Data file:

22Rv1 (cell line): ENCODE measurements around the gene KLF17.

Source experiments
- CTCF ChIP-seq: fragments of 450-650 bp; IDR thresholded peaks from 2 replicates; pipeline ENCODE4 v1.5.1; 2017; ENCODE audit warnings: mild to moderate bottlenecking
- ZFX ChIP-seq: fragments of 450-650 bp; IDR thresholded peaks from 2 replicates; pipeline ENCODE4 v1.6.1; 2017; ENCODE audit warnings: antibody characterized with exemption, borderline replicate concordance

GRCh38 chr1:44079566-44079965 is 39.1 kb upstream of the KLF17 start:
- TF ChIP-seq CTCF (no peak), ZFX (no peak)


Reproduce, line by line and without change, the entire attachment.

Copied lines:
22Rv1 (cell line): ENCODE measurements around the gene KLF17.

Source experiments
- CTCF ChIP-seq: fragments of 450-650 bp; IDR thresholded peaks from 2 replicates; pipeline ENCODE4 v1.5.1; 2017; ENCODE audit warnings: mild to moderate bottlenecking
- ZFX ChIP-seq: fragments of 450-650 bp; IDR thresholded peaks from 2 replicates; pipeline ENCODE4 v1.6.1; 2017; ENCODE audit warnings: antibody characterized with exemption, borderline replicate concordance

GRCh38 chr1:44079566-44079965 is 39.1 kb upstream of the KLF17 start:
- TF ChIP-seq CTCF (no peak), ZFX (no peak)